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Office of the President Emeritus
Hinman Box 6166
Hanover, NH 03755
Phone: (603) 646-0016
Fax: (603) 646-0015

Remarks by President James Wright at Convocation 2006

Greetings! Even at an institution that operates around the year and around the world, there needs be a time and a place for us to gather, symbolically, to mark a new beginning. Today we assemble here in the annual ceremony of renewal and reunion that celebrates the beginning of another academic year and that formally welcomes into this community our newest members. I am pleased this morning to greet my colleagues from the faculty and administration, upper-class students, new and returning graduate students, and other members of the community. I am also very pleased that Mayor Juan Carlos Navarro could join us today, and I warmly salute Tim Andreadis, the President of the Student Body.

Our shared welcome today focuses particularly on the Class of 2010. We have been waiting eagerly for your arrival since last spring, and your presence here affirms the high expectations we have for you. You will make a good place the better, and that is perhaps the most that we can ask of any class. Whatever we ask of you, however, must necessarily be far less than you ask of yourselves. If you have not yet sharpened your own hopes for what Dartmouth can enable you to accomplish, please do so. 

You come here from many places, and each of you has had your own distinctive experiences that have shaped your memories - as well as your hopes. Collectively, you come here with 1,081 sets of dreams. Pursue them resolutely, but also reflect on them carefully.

At Dartmouth the liberal arts curriculum, the faculty and administrators, your classmates and other students, and the very culture of this place will allow you to think about what you wish to do and what you seek to be - and they will encourage you to pursue these goals. How you will lead your lives is not ours to chart, but since we care about you and we care about the world in which you will pursue your dreams, we are more than disinterested observers.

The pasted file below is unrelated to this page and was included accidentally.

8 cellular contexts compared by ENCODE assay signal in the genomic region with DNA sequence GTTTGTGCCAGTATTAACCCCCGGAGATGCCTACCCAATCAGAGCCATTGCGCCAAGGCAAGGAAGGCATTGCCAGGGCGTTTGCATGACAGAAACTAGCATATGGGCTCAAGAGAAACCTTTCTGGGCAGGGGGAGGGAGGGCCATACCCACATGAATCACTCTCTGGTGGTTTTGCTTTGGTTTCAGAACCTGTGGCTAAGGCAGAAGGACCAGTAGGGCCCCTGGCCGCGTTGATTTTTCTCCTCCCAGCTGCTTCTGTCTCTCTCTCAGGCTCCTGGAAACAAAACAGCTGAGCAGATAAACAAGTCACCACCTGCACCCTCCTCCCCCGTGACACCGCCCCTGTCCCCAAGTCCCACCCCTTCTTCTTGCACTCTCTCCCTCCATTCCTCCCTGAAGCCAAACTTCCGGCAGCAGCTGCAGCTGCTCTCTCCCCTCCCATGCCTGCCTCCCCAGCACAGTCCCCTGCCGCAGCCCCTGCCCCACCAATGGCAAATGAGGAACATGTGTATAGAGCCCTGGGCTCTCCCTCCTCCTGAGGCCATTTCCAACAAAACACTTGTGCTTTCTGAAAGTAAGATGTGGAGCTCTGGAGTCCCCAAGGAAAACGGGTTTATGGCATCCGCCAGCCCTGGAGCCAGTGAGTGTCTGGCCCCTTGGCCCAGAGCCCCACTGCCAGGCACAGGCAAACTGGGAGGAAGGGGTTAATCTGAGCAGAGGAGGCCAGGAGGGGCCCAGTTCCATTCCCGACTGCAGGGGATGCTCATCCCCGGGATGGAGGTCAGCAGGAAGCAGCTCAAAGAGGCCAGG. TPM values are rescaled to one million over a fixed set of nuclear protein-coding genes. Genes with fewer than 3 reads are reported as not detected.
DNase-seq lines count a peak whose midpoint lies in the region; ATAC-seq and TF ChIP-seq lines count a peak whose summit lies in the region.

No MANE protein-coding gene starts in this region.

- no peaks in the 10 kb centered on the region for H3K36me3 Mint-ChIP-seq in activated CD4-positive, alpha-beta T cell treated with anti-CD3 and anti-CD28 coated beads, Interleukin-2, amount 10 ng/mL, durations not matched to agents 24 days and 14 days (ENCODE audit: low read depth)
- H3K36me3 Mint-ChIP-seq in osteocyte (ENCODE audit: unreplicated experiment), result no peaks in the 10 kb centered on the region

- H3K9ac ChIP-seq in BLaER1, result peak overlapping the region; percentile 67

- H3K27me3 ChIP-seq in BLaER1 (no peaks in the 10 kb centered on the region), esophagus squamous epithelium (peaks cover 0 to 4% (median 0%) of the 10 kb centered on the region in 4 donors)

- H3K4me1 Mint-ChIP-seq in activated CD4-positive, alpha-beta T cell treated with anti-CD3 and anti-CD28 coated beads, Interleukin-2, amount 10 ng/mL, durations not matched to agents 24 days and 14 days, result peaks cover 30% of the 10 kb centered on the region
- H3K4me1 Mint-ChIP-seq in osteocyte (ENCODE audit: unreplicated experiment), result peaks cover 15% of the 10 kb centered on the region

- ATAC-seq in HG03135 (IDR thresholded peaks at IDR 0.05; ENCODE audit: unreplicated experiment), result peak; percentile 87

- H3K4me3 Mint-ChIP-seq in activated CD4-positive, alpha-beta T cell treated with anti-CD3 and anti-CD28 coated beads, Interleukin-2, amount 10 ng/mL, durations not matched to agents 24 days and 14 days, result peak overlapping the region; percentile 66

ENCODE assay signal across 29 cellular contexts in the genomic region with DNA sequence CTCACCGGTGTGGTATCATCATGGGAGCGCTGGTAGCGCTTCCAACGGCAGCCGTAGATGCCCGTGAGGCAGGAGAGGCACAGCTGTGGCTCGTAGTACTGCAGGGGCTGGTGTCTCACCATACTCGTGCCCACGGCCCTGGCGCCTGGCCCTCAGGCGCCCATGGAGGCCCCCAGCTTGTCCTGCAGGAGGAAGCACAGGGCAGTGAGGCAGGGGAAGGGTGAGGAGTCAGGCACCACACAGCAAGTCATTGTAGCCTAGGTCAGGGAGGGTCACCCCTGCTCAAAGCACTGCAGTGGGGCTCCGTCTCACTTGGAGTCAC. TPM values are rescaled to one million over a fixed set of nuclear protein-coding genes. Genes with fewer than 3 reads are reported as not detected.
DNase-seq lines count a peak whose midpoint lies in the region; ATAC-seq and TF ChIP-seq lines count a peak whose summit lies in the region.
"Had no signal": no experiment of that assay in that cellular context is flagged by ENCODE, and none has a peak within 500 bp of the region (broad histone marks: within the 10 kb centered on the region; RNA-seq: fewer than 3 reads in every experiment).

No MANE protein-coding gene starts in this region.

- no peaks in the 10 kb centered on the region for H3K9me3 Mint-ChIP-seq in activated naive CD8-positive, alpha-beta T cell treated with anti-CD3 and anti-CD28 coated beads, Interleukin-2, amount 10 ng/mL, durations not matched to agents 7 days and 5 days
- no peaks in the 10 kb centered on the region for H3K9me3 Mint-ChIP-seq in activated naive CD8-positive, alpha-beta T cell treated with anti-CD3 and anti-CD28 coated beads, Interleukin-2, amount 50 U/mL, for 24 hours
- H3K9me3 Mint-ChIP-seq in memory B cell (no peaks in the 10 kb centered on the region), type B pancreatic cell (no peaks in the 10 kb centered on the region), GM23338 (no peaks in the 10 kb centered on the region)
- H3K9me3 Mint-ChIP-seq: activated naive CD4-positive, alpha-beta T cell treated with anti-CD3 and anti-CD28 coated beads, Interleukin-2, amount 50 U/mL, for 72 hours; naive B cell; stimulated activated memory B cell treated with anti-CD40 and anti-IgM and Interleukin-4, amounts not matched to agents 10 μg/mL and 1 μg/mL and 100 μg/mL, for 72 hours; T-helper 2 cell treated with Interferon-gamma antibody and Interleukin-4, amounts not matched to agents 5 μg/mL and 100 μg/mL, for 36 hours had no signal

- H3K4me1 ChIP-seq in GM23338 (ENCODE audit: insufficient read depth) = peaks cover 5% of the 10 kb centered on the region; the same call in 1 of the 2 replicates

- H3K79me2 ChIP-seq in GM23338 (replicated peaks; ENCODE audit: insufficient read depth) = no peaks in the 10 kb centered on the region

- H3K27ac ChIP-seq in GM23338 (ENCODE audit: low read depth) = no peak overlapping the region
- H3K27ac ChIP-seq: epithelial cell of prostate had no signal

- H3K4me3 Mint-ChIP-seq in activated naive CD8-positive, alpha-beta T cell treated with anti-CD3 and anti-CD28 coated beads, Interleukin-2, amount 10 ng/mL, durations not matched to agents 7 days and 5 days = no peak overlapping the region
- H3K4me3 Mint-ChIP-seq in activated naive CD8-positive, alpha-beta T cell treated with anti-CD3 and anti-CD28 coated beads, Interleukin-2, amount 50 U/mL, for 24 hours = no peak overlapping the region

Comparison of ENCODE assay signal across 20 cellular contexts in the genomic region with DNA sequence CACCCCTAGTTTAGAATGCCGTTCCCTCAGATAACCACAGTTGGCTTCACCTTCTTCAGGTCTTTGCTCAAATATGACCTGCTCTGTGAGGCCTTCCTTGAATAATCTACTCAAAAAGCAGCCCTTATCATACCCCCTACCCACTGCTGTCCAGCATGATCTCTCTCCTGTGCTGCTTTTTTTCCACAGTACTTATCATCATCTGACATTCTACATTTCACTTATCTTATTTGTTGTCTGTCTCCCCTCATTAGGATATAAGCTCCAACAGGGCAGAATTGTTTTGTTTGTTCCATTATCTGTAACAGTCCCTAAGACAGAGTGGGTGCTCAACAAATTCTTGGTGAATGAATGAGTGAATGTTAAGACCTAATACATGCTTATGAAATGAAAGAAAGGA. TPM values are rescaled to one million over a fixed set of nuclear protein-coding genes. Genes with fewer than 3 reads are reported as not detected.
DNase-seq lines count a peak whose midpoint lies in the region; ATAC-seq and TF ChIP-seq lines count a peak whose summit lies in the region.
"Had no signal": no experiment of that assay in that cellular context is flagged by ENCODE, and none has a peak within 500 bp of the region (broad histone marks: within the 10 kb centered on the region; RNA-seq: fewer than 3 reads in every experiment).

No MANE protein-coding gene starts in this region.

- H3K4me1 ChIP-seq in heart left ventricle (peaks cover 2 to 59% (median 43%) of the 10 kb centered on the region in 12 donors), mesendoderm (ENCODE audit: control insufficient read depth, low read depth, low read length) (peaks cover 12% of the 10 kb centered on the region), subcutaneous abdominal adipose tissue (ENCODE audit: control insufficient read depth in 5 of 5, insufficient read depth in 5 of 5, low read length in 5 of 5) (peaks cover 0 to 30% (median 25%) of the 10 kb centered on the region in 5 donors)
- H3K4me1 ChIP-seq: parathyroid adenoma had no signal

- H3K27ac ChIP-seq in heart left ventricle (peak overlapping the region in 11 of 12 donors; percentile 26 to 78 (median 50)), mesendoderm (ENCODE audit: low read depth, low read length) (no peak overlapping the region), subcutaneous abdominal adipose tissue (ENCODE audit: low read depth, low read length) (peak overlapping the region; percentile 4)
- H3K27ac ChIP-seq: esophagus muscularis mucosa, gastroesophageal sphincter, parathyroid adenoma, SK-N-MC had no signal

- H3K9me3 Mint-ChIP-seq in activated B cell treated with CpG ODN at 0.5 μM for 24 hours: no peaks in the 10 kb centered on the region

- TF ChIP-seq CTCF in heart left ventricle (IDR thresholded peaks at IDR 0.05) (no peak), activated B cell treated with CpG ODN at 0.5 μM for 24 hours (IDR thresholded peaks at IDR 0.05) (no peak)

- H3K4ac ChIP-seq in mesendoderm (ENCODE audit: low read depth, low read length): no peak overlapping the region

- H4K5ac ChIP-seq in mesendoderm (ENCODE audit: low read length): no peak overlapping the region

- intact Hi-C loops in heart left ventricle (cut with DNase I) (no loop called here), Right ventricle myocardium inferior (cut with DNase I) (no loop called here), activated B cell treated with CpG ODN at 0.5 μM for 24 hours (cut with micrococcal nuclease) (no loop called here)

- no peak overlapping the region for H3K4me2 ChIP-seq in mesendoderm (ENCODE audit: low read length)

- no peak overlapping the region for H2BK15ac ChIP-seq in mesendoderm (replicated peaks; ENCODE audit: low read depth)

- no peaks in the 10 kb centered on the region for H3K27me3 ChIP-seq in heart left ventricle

Your dreams will surely include your own personal ambitions for success. Go after them with enthusiasm and enjoy reaching them with tremendous satisfaction. But as you already know, of course, a good and full life entails more than self-accomplishment. It also means a life shaped by conviction and by purpose. What it is you will do with your life is an important question. And what it is you will stand for in your life, the values that you will embrace, is an even more fundamental one.

Values are more than abstract concepts of good; they are principles that shape the way we conduct our lives. They must come from within each of us, because imposed values are not values, they are prescriptions. Now, you were not a blank slate upon which values and beliefs have somehow grown spontaneously. Influenced by society and culture, by history and religion, by teachers, family, and friends, your values are nonetheless deeply personal and intensely held. They are yours - and they define you. 

The question here is less about what you believe, although we do care about that, than it is about how you negotiate the complicated relationship between your personal values and the community - indeed, the world - of which you are a part. Unless you choose a life of full isolation, you will need to relate to and live within a world of differences. This is eased to a degree because while values and belief systems are deeply personal, they are rarely unique. Often, in fact, many are widely shared and reinforced as parts of a broader community of philosophy, belief, purpose, or culture.

These, in turn, provide an important voluntary element of cohesion within a society or group. Sharing values without accepting a stifling shared conformity and arrogant exclusivity is a tenuous -and sometimes tense - balancing act.

In this country we are the beneficiaries of historical success - most of the time - in negotiating this balance between personal beliefs and common values. The historic success of American society has been its openness to the new and the different - sometimes reluctantly open, to be sure, sometimes inconsistently so in relating practice to principles.

The first lesson of history is really quite simple: Learn from the worst and aspire to the best. It is the history of this country's best instincts and best values that should provide the legacy that is our inspiration.